One of Ruth’s Letters

Just posting that the first and longest of Ruth’s letters is posted. Over 30 pages long, because she doesn’t have Walt’s mailing address yet, it’s a good introduction to the lives of family who waited at home while their loved ones went to war.

The whole thing ends with this kiss

Ruth’s Letters

After finishing transcribing all 359 of Walt’s letters, I fell into a winter slump. Let’s call it a vacation. I’ve crept back into transcribing by working on those two pilot logs (log1, log2), and now I’m starting on Ruth’s Letters by scanning them and filing them into folders—I hate that part.

Walt mentioned a few times that he was returning her letters for the scrapbook she planned to work on (but never did). Most of her letters were bundled into envelopes, except for four that were returned to her in their original envelopes. She might have picked those up when she went out to visit him. The last bundle is dated 26 July 1942. Walt doesn’t head out to Texas until November, so it’s unclear why the returning ended in July. Nevertheless, that’s all there is. Walt and Ruth would be together after December, so there was no need for letters in 1943. The war obviously made it unlikely that Walt could return any letters received overseas. Beyond that, I don’t know what happened to the idea of the scrapbook, even though there is a large one with photos of other soldiers in it.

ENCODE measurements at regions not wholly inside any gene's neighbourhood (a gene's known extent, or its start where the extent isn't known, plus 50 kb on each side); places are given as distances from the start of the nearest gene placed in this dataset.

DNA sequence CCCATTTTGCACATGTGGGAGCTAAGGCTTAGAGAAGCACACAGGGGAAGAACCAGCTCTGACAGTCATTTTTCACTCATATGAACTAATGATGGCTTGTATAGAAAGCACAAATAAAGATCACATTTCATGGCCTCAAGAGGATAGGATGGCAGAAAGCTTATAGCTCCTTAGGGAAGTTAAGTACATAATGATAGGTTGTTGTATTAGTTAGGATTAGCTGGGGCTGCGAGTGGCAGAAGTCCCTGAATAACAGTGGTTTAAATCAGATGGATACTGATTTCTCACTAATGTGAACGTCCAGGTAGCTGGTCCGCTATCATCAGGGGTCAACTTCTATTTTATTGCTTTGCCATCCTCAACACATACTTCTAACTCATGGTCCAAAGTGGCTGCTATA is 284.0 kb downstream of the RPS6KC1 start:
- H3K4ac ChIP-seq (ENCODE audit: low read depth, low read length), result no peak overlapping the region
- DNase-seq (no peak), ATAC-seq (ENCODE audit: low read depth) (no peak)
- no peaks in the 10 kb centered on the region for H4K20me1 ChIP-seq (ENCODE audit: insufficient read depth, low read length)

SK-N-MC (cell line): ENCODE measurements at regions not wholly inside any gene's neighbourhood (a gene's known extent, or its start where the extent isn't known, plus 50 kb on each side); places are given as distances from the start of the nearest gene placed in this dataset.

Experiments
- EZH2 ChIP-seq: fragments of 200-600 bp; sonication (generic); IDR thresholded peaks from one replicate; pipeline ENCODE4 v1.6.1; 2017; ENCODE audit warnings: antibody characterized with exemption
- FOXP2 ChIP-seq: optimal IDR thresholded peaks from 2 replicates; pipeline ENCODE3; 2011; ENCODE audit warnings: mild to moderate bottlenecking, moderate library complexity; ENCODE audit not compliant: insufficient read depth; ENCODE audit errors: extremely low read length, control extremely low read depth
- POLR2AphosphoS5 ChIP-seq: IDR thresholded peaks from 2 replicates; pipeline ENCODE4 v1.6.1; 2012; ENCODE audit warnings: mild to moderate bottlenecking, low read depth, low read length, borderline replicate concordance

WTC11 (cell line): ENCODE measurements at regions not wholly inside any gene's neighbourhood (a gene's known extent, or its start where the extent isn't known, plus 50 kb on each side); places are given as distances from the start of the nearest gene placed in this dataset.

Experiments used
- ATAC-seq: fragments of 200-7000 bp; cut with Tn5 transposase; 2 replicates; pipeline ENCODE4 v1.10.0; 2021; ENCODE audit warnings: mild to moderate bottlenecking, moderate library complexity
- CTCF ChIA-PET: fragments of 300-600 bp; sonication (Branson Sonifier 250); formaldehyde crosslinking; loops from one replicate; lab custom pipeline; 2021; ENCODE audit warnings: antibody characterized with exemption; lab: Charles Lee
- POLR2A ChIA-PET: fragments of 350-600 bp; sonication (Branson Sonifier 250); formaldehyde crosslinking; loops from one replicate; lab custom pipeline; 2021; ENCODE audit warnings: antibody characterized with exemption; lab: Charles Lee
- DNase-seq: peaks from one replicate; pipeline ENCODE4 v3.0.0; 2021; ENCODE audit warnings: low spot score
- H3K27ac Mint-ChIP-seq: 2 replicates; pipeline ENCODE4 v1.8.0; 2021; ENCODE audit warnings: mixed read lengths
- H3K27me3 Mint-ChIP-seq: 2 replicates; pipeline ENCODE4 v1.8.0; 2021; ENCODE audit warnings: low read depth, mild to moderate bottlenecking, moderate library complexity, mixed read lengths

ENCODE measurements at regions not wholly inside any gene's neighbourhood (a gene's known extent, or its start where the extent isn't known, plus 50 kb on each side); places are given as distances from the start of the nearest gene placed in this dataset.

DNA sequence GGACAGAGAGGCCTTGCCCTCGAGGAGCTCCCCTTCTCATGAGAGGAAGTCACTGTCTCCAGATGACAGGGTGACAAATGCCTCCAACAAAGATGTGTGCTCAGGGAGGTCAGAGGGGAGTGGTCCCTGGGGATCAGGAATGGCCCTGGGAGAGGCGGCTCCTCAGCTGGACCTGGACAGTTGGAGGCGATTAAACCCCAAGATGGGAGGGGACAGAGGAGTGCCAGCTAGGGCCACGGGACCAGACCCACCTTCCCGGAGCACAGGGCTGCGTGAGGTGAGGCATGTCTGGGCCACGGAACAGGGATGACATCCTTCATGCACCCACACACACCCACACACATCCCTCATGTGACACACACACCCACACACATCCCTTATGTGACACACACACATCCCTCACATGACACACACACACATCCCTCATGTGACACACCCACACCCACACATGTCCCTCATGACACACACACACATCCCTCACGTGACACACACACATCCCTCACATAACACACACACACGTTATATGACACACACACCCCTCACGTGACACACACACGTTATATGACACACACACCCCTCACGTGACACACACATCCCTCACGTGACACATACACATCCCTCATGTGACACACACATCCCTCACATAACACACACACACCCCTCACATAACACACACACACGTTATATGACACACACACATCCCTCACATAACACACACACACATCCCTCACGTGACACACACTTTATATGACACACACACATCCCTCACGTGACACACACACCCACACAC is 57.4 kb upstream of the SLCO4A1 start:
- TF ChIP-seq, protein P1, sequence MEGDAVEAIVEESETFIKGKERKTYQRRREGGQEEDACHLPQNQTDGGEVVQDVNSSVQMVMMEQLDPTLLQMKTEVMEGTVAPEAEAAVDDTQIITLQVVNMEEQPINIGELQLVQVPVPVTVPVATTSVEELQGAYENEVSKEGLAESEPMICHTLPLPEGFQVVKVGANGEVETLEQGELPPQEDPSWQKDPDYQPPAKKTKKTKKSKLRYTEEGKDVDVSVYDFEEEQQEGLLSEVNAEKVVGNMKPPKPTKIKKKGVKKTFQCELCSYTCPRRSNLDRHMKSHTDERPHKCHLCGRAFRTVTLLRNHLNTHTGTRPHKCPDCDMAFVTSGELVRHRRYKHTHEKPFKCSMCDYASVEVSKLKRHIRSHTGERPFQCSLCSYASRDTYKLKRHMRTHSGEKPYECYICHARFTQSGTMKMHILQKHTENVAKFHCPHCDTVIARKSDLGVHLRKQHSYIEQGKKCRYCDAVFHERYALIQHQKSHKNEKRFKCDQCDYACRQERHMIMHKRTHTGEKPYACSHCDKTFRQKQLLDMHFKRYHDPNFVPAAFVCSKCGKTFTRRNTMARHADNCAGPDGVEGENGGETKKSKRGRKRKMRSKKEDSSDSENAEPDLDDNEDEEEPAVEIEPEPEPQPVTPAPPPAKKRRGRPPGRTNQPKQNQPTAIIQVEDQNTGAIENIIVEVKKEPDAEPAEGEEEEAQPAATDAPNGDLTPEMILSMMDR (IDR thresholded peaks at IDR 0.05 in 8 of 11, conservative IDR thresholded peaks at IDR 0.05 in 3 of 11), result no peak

My scanning plan is to scan all of an envelope’s contents into one PDF. For the transcribing, though, I’ll do that one letter at a time, with each letter page in JPEG format. Bear with me.

While there is nothing new to read, imagine me scanning and organizing.

What’s After the Letters?

Currently, there are 402 pages on this site. The blog itself is one continuous page, and then there are title pages and resource pages, and so on.

Three hundred fifty-nine of those pages are letters from Walt—359!

::deafening applause::

But that’s not the end. I still have those packs of Ruth’s letters to be sorted and scanned and transcribed. They are without their envelopes, so I am hoping each one is dated, and that maybe they were returned in order. I will start by scanning and posting them before I do any transcribing, though.

There are other items that might be of interest, such as Walt’s pilot’s log book, and of course documents from the government following his death.

Stay tuned to the blog for updates about where the site goes from here.

August 1945 Letters Transcribed ✅

The letters from August 1945 have been transcribed, and that marks the end of the letters from World War II. August begins with Walt’s squadron moving to the Ryukyu/Okinawa Islands and ends with the Japanese surrender after we dropped the atomic bombs. At the end, Walt is a little lost, probably wondering what he will do now that this 4-year period of service is coming to an end.

July 1945 Letters Transcribed ✅

There are only seven letters in July 1945, but they begin with the long waited for news of Walt’s promotion to Captain. He gets a chance to visit the front line with the infantry, but by the end of the month, his squadron is headed out for another location, where he expects to be pretty busy.